初期アクセス・ブローカーのツールボックス – リモート監視&管理ツール

プロダクト・マネージャー ラビード・レイブ 脅威インテリジェンスアナリスト ヴィクトリア・キヴィレヴィッチ

2020年10月8日更新情報:ゾーホー社の声明を掲載

  • 初期アクセス・ブローカーの台頭に加え、不正侵入されたネットワークへのリモートアクセスを販売する脅威アクターが増加するに伴い、RMM(リモート監視・管理ツール)が実入りのよい標的となっています。
  • KELAは、ロシア語のフォーラムで活動する某サイバー犯罪者が、最近RMMツールを介したアクセスを多数販売していることを察知するとともに、そのRMMツールがゾーホー社の製品「Desktop Central」であることを突き止めました――この事実は、組織が直面している脅威を示唆しています。
  • 初期アクセス・ブローカー がどのような種類のネットワークアクセスを販売しているのかを監視することは、組織のネットワークを防衛するIT部門やサイバーセキュリティ部門にとって重要なインテリジェンスとなります。

Back to School: Why Cybercriminals Continue to Target the Education Sector | Part Two

Victoria Kivilevich, Threat Intelligence Analyst and Sharon Bitton, Marketing Content Manager

2020’s back to school is a bit different than usual as most students around the world are getting ready to meet again with their peers online. Rather than worrying about the classic back to school activities, such as purchasing the most in-style school supplies or figuring out the perfect outfit for day 1, students are more invested in finding the comfortable home setup for online learning. School IT admins, on the other hand, are most concerned this year about educating their students and staff regarding cybersecurity as school begins remotely, while in parallel focusing heavily on deterring cyber threats from cybercriminals looking to attack educational institutions.

In our last blogpost, Back to School: Why Cybercriminals Continue to Target the Education Sector, Part 1, we looked into threat actors’ overall interest in targeting organizations in the education sector, diving into some examples of recent attempted attacks that we’ve spotted across the underground ecosystem. This blogpost touched on several key points that helped establish a general understanding of the threat level targeting educational institutions. We decided to circle back to this topic because of the increasing risks that emerged as much of the world begins to return to schools.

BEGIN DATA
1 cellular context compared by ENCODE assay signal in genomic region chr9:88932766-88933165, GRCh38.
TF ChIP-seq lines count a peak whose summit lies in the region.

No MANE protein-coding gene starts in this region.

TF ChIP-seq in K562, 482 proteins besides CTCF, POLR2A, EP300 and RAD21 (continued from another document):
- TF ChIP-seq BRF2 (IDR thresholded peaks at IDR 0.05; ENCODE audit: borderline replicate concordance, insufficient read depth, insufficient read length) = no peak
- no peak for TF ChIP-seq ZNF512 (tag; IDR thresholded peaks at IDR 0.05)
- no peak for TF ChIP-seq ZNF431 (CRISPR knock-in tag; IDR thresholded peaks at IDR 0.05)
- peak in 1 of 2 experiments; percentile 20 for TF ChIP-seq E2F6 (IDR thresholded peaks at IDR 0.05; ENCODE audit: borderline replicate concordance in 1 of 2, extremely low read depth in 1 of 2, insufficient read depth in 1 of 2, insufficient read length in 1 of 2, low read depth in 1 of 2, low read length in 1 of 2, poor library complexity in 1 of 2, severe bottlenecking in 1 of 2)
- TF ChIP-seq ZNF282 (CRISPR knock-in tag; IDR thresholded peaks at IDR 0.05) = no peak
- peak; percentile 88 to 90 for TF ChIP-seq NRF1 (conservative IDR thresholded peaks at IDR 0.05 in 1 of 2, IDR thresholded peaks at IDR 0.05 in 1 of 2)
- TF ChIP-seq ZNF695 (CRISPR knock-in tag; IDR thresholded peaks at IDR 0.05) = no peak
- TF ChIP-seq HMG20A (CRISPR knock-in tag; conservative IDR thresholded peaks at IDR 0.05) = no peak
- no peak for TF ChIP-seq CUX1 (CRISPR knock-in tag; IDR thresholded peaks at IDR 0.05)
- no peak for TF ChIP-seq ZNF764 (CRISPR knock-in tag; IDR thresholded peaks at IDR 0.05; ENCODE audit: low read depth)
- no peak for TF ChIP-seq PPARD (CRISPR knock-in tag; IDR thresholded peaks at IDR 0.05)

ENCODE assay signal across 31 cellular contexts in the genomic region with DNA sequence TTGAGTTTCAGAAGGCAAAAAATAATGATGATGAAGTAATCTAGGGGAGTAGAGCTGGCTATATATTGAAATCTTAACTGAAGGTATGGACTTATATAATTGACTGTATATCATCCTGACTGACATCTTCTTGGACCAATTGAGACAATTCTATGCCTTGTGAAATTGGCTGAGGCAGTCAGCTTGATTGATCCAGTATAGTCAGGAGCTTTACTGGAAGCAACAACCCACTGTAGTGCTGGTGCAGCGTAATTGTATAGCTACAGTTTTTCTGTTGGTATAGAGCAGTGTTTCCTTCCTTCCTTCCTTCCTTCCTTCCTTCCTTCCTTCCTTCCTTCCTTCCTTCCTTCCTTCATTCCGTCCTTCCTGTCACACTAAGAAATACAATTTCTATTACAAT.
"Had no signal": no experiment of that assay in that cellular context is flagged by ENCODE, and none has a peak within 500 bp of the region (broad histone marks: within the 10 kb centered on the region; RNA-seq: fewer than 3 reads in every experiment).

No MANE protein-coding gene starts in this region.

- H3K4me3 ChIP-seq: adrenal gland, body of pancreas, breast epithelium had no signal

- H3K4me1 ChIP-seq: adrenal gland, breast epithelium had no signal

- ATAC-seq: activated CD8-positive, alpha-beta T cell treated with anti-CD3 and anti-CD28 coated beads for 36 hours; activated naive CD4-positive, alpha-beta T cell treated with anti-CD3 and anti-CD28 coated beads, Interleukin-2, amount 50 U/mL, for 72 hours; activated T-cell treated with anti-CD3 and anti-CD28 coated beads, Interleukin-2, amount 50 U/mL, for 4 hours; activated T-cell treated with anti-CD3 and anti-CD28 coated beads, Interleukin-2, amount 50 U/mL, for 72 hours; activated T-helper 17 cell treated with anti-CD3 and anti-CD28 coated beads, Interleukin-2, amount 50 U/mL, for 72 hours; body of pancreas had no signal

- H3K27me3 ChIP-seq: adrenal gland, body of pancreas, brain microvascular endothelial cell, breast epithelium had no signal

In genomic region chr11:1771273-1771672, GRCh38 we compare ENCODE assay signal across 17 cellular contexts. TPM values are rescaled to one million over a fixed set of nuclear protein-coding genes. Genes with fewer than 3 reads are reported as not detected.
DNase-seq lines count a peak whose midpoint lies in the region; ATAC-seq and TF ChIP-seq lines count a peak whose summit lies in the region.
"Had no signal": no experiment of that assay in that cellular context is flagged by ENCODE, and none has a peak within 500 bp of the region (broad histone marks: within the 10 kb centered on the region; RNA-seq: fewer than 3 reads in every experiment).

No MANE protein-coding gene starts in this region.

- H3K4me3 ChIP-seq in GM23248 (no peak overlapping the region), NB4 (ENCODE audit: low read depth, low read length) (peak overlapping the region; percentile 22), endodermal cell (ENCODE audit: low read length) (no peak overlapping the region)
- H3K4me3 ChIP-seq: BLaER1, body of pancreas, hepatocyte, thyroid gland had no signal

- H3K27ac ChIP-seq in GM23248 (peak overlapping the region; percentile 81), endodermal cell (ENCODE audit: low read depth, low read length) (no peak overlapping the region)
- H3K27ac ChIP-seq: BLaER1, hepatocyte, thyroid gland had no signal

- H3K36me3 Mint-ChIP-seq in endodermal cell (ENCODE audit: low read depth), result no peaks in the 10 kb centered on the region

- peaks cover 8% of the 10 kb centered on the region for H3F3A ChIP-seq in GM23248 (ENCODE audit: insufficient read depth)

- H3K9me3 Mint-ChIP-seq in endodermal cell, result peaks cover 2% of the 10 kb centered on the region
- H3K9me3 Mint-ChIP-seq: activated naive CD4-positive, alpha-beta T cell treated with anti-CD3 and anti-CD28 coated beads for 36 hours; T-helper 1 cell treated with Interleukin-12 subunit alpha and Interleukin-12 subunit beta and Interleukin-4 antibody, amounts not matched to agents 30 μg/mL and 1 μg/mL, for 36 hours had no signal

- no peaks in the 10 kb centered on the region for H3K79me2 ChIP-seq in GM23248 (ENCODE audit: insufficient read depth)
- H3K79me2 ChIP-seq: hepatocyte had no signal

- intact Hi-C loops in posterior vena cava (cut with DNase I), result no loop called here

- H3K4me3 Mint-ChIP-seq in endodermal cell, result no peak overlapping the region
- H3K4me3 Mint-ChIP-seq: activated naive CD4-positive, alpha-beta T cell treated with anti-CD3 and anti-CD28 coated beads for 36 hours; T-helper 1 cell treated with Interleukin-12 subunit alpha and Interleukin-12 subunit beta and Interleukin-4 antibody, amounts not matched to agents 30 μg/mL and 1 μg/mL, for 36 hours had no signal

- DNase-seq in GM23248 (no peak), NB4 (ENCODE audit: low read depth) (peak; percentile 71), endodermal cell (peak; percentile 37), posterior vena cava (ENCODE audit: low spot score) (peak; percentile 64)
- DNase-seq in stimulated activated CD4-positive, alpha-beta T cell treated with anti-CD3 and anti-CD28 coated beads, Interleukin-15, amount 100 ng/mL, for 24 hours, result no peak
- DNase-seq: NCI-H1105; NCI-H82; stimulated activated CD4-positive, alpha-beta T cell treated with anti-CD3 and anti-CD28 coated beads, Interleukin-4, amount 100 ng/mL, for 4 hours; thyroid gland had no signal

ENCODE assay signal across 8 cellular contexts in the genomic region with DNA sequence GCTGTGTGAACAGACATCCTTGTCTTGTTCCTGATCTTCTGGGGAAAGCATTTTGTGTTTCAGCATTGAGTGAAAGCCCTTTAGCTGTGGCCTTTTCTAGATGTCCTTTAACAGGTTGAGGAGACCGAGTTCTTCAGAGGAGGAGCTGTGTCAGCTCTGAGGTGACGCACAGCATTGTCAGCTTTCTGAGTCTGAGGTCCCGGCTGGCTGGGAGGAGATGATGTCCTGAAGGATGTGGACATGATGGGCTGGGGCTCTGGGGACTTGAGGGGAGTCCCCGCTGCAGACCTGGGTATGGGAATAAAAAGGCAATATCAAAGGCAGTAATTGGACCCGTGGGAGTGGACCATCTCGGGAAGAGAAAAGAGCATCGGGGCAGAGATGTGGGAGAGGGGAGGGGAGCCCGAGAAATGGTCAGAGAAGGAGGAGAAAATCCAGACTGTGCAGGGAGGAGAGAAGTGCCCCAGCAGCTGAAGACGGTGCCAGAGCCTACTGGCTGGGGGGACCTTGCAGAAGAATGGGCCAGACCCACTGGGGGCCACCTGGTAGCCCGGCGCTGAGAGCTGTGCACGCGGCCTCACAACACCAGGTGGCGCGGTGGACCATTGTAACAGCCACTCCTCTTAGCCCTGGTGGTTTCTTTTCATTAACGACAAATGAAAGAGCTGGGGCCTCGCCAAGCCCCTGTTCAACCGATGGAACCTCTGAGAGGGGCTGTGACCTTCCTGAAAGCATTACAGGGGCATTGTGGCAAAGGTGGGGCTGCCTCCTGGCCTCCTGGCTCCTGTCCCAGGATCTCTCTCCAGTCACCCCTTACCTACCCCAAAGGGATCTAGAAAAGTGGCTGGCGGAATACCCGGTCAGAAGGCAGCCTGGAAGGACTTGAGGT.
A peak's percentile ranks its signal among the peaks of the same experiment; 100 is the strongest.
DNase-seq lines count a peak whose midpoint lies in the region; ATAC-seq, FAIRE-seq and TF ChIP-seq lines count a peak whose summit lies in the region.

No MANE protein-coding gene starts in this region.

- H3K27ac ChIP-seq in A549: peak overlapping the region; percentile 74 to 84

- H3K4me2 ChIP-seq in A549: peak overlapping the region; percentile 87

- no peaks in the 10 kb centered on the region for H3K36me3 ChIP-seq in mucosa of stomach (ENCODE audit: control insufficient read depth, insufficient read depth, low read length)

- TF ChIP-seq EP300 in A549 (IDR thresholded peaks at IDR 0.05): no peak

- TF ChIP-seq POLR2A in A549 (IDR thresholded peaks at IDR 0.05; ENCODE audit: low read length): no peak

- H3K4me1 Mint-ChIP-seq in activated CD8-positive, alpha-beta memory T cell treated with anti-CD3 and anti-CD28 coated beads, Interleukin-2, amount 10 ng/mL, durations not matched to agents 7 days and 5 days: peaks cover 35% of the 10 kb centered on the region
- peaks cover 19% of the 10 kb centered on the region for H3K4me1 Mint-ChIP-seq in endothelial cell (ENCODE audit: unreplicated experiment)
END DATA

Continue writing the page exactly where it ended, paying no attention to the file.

Schools already struggling with high cases of COVID-19 now must begin battling other mishaps such as cyberattacks on their online learning platforms within their first days of remote learning. This situation occurred to one of the largest district schools in Florida and was likely caused by a newbie in the underground world – an alleged 16-year old threat actor. This successful attack on a large school, by a supposedly young threat actor, may imply that planned attacks by more sophisticated and experienced threat actors are similarly on their way.

Back to School: Why Cybercriminals Continue to Target the Education Sector | Part Two

Victoria Kivilevich, Threat Intelligence Analyst and Sharon Bitton, Marketing Content Manager

2020’s back to school is a bit different than usual as most students around the world are getting ready to meet again with their peers online. Rather than worrying about the classic back to school activities, such as purchasing the most in-style school supplies or figuring out the perfect outfit for day 1, students are more invested in finding the comfortable home setup for online learning. School IT admins, on the other hand, are most concerned this year about educating their students and staff regarding cybersecurity as school begins remotely, while in parallel focusing heavily on deterring cyber threats from cybercriminals looking to attack educational institutions.
In our last blogpost, Back to School: Why Cybercriminals Continue to Target the Education Sector, Part 1, we looked into threat actors’ overall interest in targeting organizations in the education sector, diving into some examples of recent attempted attacks that we’ve spotted across the underground ecosystem. This blogpost touched on several key points that helped establish a general understanding of the threat level targeting educational institutions. We decided to circle back to this topic because of the increasing risks that emerged as much of the world begins to return to schools.
Schools already struggling with high cases of COVID-19 now must begin battling other mishaps such as cyberattacks on their online learning platforms within their first days of remote learning. This situation occurred to one of the largest district schools in Florida and was likely caused by a newbie in the underground world – an alleged 16-year old threat actor. This successful attack on a large school, by a supposedly young threat actor, may imply that planned attacks by more sophisticated and experienced threat actors are similarly on their way.